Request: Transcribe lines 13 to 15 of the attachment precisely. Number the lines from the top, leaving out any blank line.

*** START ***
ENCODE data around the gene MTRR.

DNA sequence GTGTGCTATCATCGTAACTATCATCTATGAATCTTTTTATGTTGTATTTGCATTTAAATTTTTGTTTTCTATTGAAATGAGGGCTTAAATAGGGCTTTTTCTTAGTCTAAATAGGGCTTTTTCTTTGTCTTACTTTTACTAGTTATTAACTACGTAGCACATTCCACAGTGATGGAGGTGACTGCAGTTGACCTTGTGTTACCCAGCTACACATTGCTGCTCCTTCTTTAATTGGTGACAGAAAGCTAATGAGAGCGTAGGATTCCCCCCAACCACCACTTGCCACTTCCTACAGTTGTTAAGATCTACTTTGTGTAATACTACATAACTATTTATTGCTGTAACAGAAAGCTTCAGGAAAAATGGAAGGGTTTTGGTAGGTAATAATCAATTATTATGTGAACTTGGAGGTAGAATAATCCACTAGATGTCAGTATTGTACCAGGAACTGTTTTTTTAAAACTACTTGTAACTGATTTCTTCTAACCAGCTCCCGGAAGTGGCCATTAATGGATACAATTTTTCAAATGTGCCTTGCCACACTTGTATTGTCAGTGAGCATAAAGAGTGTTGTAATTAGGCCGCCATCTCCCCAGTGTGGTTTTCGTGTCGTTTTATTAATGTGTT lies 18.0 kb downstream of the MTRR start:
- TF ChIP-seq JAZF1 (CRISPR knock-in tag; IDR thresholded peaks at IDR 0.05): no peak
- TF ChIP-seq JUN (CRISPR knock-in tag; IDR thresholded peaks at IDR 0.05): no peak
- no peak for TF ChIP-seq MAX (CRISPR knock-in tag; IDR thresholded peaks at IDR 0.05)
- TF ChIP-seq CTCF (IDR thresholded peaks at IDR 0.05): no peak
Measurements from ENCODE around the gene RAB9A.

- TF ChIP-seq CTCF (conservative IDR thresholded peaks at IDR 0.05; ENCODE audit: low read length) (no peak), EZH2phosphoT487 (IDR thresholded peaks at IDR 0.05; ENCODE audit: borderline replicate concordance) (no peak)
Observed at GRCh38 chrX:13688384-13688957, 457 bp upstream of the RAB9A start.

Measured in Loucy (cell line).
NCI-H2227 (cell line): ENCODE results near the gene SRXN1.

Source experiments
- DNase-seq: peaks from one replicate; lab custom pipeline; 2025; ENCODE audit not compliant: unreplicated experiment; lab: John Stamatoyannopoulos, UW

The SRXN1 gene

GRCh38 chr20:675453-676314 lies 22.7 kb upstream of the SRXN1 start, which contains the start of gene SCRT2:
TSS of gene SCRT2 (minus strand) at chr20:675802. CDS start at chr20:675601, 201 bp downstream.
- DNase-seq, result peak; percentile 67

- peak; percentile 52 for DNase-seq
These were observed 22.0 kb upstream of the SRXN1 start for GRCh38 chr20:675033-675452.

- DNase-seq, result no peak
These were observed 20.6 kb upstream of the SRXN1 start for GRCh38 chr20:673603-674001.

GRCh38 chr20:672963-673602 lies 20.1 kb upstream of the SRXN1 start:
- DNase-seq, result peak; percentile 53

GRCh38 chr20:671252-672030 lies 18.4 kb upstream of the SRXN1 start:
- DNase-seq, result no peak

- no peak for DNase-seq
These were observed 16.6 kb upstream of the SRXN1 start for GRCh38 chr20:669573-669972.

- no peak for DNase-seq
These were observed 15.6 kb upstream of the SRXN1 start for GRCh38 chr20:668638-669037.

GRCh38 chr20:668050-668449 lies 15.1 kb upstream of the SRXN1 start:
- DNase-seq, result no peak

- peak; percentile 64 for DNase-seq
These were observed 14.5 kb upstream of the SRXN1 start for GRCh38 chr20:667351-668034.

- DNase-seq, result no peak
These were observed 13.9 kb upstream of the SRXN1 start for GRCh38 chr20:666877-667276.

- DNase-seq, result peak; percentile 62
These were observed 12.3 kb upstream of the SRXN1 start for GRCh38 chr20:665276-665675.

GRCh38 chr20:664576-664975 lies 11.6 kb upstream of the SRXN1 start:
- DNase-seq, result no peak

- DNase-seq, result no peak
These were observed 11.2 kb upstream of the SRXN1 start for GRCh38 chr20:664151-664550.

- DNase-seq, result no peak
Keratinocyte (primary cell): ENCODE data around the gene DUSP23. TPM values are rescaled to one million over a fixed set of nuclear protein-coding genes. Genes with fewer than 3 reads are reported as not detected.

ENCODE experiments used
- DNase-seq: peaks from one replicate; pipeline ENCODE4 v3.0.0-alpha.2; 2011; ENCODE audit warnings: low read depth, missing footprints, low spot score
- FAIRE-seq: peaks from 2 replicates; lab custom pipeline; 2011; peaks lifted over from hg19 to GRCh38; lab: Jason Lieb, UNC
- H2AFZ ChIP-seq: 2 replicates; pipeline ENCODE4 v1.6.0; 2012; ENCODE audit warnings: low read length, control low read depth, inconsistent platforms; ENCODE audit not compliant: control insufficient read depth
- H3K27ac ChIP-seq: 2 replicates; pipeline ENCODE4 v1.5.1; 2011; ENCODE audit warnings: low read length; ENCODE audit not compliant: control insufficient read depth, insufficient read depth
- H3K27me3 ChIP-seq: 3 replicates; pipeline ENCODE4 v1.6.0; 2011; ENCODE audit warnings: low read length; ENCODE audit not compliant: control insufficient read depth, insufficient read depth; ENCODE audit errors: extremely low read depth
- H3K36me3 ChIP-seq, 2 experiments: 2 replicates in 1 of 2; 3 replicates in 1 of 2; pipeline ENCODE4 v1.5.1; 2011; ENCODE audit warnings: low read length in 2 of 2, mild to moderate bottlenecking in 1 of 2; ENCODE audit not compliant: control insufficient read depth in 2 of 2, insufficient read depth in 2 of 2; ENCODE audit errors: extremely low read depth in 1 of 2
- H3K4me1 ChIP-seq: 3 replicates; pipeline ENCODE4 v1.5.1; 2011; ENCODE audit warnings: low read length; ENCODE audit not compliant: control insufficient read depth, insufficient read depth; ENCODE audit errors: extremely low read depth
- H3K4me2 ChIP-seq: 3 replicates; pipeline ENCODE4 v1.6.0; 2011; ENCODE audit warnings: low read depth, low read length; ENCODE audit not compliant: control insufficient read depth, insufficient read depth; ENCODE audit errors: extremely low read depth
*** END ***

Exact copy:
- DNase-seq: peaks from one replicate; lab custom pipeline; 2025; ENCODE audit not compliant: unreplicated experiment; lab: John Stamatoyannopoulos, UW

The SRXN1 gene

GRCh38 chr20:675453-676314 lies 22.7 kb upstream of the SRXN1 start, which contains the start of gene SCRT2: